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Annie (2014)
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by Brett Gallman

"Some interesting notions are left orphaned in this safe update."
2 stars

The opening gag of “Annie” is a clever if not obvious wink at itself, as it presents the familiar image of an overly sprightly red-headed girl named Annie who is quickly shoved aside in favor of a new, less syrupy and precious (but no less precocious) Annie Bennett (Quvenzhane Wallis). Upon assuming the mantle, she announces this update’s newfound sense of sass—this is a thoroughly millennial “Annie,” self-assured and somewhat full of itself. Then again, reviving a Depression-era tale for a modern, even more jaded milieu probably requires some measure of confidence.

Interestingly, Annie introduces herself while giving a school report on FDR (another knowing wink in the direction of its predecessor) and intones the virtue of the president’s treatment of class struggle with the New Deal, a timely nod that connects this film with the preoccupations of the original story. The problem is that it remains a rather harmless wink and nod because the film refuses to engage the politics of class disparity that its center. It turns out that maybe this “Annie” isn’t as sly or clever as it thinks it is.

Instead, it’s exactly what you expect it to be: a sappy, silly wish-fulfillment fantasy where Annie herself--now no longer an orphan but rather a foster kid—must impart wisdom on the various adult figures in her life. She might pine for a reunion with her parents, but she mostly exists as a magical moppet to re-center the priorities of the misguided folks she encounters, particularly Will Stacks (Jamie Foxx), an out-of-touch cell phone magnate with mayoral ambitions. When he saves Annie from being run over by a car, his always-scheming campaign manager (Bobby Cannavale) capitalizes on the incident by arranging for the two to meet. Quick to note that she’s being taken advantage of, Annie figures she ought to milk the situation for all its worth by proposing to move in with Stacks.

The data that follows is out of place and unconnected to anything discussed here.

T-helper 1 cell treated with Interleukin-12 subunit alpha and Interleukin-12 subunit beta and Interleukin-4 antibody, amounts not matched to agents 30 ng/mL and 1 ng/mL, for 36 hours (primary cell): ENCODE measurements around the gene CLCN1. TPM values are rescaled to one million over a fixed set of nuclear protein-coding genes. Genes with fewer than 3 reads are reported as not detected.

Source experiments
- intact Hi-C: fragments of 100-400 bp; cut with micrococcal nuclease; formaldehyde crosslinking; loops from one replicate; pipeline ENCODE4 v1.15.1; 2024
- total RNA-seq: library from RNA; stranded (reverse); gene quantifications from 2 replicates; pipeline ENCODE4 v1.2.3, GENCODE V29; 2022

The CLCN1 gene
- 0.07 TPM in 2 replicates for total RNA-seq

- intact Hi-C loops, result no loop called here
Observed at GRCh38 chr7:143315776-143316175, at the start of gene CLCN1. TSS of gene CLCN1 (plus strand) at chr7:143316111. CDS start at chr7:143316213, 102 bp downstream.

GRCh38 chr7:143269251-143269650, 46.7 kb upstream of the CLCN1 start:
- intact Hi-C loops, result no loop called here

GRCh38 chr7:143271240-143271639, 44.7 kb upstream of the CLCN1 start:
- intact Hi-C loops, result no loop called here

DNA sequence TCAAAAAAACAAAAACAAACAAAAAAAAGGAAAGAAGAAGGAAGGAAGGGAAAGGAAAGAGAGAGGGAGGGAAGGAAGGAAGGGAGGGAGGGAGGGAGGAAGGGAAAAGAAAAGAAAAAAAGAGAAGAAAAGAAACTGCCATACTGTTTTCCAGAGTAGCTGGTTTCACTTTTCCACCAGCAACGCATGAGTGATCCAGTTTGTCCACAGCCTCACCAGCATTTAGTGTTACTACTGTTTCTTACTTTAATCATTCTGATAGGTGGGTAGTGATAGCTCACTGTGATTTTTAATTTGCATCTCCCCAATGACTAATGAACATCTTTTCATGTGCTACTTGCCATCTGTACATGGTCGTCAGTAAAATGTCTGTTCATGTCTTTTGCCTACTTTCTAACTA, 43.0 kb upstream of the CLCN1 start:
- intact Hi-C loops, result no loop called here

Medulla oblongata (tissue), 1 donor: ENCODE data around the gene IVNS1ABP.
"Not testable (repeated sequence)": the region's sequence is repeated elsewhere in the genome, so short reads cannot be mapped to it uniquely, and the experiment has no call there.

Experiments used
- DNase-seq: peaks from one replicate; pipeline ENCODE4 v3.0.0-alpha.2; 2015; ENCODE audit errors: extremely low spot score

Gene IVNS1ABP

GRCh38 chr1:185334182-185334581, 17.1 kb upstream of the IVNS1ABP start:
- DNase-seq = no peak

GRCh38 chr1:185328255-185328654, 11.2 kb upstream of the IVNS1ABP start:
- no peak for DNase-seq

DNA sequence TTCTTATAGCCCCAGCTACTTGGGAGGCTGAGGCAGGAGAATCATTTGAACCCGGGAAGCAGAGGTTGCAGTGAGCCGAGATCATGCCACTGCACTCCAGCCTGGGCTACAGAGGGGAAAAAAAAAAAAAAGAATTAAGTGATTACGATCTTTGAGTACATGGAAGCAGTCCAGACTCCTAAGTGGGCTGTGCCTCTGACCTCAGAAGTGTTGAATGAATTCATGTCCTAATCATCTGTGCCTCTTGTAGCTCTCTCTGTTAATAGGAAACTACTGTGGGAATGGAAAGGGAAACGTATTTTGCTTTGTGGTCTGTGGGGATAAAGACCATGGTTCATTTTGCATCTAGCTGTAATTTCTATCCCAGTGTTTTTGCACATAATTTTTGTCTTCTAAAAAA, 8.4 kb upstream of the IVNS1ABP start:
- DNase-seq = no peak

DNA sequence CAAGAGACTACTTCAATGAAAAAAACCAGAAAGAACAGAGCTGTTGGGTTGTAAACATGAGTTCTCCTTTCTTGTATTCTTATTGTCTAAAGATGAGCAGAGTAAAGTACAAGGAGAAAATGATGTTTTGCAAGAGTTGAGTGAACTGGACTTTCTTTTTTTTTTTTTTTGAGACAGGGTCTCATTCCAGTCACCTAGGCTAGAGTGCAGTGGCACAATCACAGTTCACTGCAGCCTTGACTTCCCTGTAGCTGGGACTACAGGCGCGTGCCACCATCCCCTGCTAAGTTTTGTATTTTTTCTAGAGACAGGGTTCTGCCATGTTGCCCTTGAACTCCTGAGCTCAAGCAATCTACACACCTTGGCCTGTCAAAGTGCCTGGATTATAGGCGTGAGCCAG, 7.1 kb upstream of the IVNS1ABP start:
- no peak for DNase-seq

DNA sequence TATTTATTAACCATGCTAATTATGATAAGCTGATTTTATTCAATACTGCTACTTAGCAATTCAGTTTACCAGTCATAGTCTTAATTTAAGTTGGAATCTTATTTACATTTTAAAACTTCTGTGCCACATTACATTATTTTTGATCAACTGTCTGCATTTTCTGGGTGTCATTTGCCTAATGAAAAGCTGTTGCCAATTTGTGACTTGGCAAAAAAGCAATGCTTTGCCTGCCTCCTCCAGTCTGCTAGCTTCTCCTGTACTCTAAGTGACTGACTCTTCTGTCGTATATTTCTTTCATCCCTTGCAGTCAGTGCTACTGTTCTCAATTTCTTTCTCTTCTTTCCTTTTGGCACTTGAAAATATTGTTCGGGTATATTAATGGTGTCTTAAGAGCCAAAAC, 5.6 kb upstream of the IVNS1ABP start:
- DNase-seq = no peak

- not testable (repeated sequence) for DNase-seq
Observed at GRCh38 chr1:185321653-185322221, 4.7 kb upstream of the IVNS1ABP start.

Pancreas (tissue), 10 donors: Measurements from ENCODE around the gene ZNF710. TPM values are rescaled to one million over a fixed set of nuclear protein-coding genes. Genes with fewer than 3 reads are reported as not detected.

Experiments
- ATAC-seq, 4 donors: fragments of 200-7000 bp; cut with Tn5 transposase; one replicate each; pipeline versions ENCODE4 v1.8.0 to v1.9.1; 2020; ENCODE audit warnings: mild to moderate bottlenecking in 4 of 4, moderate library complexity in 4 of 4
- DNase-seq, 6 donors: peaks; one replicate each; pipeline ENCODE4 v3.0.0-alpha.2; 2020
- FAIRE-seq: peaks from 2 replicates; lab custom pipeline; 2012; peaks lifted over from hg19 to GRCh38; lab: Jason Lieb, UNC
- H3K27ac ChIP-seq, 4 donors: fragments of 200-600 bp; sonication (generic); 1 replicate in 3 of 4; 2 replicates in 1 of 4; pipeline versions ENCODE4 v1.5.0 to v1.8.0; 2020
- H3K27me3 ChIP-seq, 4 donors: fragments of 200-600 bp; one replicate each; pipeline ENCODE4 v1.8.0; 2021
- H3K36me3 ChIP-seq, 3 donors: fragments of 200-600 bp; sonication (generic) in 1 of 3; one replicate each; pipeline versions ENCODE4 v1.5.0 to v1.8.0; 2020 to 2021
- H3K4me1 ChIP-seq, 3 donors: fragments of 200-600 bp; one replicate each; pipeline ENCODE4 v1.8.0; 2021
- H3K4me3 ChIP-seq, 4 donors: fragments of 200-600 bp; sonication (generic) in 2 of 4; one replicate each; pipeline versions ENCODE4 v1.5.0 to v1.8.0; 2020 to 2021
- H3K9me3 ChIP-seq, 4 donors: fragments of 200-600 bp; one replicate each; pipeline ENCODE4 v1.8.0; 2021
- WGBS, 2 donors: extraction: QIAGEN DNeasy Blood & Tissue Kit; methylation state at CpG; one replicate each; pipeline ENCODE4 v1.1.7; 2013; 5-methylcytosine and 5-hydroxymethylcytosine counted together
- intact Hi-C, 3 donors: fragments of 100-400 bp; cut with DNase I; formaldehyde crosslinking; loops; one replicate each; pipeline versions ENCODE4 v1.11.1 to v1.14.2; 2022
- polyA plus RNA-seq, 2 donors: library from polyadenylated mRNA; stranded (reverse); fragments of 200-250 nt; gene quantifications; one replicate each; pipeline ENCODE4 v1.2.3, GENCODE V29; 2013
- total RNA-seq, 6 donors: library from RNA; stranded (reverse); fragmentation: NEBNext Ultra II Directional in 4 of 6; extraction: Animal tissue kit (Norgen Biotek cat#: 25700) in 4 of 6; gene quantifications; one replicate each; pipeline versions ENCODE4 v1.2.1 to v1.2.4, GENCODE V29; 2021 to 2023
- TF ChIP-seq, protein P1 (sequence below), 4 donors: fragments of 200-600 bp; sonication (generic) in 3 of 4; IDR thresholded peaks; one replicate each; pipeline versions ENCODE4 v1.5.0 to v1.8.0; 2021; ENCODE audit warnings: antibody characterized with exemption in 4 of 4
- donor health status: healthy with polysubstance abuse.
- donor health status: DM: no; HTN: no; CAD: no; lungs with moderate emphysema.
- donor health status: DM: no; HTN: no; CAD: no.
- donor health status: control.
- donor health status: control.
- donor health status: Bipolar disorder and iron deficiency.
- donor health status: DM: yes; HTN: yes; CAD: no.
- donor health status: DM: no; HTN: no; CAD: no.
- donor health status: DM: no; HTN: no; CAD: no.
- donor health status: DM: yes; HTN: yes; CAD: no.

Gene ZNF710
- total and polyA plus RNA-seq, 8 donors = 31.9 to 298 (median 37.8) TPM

From there, the film is a collection of various hijinks and pratfalls, many of which are pleasant enough—well, as pleasant a movie observing the exploits of underprivileged foster kids can be. Expectedly, “Annie” coaxes its fair share of cloying charm from its premise. Entire sequences are dedicated to both Annie and her friends cutting up and standing in awe of Stacks’s unbelievably lavish existence.

Director Will Gluck clearly stands with them and considers them audience surrogates, as his camera often gazes at the posh, glamorous surroundings, which stand in stark contrast to the dingy but still respectable Harlem streets Annie calls home. Underlying the gaze is a clear reverence for this wealth and the assumption that materialism trumps all; while the film keeps one eye on Annie’s quest to find her parents, it’s almost an afterthought and only gives rise to the film’s climactic set-piece, a chase sequence involving both a car and a helicopter. To say that “Annie” gets away from itself is an understatement.

Of course, you almost expect that as well—after all, the film is inspired by both a decades-old comic strip that’s been mined as a stage musical and a children’s film in the past, so its relentless insistence on silliness and treacly preachiness hardly comes as a surprise. It’s a film painted in the broadest of strokes, with few (if any) cast members showing any sort of restraint, while Gluck and Aline Brosh McKenna’s screenplay tidily underscores each message (usually with songs but also with obvious, on-the-nose dialogue). Despite so many opportunities to be so, “Annie” is hardly subversive: we often hear about how Stacks pulled himself up from an impoverished childhood, but the film is content to peddle the American Dream in its purest form, though it is nice that it extends it to people of color (much has been made about the film’s diverse make-up, and its commitment to that is commendable but almost incidental to the final product).